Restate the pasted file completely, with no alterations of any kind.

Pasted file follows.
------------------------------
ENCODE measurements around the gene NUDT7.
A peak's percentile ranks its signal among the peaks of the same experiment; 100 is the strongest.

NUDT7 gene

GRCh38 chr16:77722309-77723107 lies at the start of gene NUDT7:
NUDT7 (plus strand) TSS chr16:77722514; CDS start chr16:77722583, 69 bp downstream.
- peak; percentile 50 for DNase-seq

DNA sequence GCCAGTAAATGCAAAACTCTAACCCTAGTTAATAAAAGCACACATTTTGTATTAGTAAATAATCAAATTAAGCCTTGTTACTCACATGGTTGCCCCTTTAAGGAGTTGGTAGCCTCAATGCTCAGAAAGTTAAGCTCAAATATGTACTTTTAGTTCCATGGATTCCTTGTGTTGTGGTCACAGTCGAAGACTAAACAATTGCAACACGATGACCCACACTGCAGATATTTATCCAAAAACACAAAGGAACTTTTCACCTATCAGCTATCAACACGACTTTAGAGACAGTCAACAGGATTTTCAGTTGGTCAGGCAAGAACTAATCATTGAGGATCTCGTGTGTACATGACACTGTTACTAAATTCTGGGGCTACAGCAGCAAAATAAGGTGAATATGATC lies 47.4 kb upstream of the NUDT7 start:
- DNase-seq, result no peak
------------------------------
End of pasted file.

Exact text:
ENCODE measurements around the gene NUDT7.
A peak's percentile ranks its signal among the peaks of the same experiment; 100 is the strongest.

NUDT7 gene

GRCh38 chr16:77722309-77723107 lies at the start of gene NUDT7:
NUDT7 (plus strand) TSS chr16:77722514; CDS start chr16:77722583, 69 bp downstream.
- peak; percentile 50 for DNase-seq

DNA sequence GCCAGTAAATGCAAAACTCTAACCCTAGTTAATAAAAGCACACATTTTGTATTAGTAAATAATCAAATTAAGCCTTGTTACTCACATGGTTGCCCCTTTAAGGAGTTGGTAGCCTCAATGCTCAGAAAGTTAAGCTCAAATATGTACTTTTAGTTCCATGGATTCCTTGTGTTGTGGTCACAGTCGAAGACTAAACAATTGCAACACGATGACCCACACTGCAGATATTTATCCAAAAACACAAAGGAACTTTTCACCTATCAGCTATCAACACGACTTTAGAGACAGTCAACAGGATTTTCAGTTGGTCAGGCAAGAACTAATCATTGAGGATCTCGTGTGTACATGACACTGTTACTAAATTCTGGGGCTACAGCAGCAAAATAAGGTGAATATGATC lies 47.4 kb upstream of the NUDT7 start:
- DNase-seq, result no peak